Five things to consider when making a will

If, like most of us, you don’t have an autobiography and you’re not planning on releasing your personal memoirs anytime soon, your will is the most detailed document you’ll ever have about your life.

This one, all-encompassing legal document captures what should happen to your life’s earnings, accumulated assets, the family home, your sentimental possessions, how your beloved pet corgi or fish that refuses to smile back should be cared for, what your religious preferences are, any last wishes, and what you’d like to happen to your earthly body when you’re gone. Your will is, in effect, your opportunity to have the last say. Whether you’re stubborn or not, that’s a protection we should all want.

Yet more than half (60%) of adults in the UK are throwing that right away[1] by either choosing not to have a will or not taking the time to cross it off their to-do list. As part of a gentle push to help people along, QualitySolicitors has partnered with children’s charity Barnardo’s for the ninth consecutive year to offer a basic will at no cost to anyone aged 55 and over. So, if you don’t already have a will and you’ve been putting it off, now is the time to get your skates on. Creating such an impactful document can seem daunting, but QualitySolicitors has provided this quick guide on what to consider before the pen is put to paper.

Older couple seen sitting and laughing on couch overlooking professional's shoulder

1. Guardianship of children

The unfortunate thing about not getting to live forever is that we’ll always have loved ones we leave behind. Quite often, people start to think about their legacy after the birth of a child and how they may like to protect their interests. If you have any minors in your care, you can nominate a guardian in your will who will assume parental responsibility if you or your partner were no longer around. As someone who may have a huge impact on your child’s upbringing, you may opt for a close family friend who holds similar values and beliefs as you, has the financial and emotional ability to give your child what they need in a stable home, and who your child may already have a bond with. If you care for any disabled adult children you can make arrangements for them in your will to ensure their ongoing care; your solicitor will be able to advise if a special needs trust may be the most appropriate means.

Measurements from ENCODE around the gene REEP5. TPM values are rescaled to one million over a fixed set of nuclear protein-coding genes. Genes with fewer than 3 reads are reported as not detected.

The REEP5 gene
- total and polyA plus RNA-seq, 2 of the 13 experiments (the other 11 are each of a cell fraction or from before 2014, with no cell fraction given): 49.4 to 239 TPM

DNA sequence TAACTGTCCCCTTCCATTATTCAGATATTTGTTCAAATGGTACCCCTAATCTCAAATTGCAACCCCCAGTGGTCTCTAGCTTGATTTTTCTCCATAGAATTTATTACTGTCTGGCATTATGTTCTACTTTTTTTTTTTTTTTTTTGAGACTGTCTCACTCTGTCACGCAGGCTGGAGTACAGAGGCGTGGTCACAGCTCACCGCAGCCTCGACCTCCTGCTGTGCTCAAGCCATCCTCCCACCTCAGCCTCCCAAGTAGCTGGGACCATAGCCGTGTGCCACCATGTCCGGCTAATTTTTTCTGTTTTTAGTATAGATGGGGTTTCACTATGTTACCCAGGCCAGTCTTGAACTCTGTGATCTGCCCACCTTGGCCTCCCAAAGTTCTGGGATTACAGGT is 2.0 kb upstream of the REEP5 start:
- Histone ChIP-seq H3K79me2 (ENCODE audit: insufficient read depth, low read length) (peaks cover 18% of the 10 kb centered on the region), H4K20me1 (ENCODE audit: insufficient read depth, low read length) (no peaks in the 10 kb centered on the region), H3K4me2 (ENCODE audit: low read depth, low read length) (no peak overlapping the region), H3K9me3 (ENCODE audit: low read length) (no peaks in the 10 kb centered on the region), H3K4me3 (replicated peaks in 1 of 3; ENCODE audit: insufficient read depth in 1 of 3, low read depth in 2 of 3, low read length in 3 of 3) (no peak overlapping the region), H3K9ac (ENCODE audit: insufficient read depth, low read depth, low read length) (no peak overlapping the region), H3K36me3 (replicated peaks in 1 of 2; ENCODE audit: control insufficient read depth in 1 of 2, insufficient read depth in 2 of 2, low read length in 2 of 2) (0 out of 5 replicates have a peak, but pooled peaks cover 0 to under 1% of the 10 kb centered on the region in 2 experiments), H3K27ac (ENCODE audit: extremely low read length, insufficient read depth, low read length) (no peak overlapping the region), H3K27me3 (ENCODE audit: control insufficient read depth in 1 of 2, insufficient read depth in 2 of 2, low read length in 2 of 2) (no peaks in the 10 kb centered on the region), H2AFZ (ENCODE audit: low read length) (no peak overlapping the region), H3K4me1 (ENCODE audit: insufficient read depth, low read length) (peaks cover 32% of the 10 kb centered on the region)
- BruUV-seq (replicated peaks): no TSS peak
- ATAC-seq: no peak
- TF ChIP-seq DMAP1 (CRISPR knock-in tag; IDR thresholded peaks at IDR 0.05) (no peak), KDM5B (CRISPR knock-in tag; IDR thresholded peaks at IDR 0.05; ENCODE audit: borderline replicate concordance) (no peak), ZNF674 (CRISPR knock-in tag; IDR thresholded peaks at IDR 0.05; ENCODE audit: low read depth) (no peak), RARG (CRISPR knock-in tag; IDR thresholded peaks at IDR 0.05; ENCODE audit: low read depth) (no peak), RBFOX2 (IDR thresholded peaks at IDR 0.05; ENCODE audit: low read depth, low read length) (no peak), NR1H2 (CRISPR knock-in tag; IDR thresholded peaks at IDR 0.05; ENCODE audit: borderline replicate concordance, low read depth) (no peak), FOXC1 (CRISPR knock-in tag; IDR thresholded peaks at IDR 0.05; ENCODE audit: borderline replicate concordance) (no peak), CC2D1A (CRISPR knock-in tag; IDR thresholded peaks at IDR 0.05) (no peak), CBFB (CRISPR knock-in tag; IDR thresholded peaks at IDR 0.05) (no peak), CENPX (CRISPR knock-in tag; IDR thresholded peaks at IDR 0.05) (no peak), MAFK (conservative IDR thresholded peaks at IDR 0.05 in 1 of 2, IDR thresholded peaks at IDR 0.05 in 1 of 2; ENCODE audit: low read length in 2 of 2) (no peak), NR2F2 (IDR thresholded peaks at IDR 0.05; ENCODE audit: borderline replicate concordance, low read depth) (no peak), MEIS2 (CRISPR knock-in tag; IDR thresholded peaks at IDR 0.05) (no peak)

2. Catalogue your assets

Over the course of a lifetime, we can accumulate a lot of stuff – some precious and sentimental to us and some worth our life’s savings. To help avoid any disputes about significant assets after you’re gone, list these items in your will along with approximate values for each. If any assets are jointly owned, this will need to be noted too as your will can only deal with your share. Depending on the type of ownership, some assets may automatically go to a surviving partner. It can also avoid costly searches and unnecessary stress to note where any important documentation is stored, such as the certificate of title for any real estate. Also considered with your possessions are any priceless items, such as family heirlooms, jewellery or other items of special importance to you. These might not hold any significant monetary value, but may hold intrinsic and emotional value. If you would like particular possessions to go to certain people, or you want to name your estate beneficiaries, be sure to include specific notes of this in your will.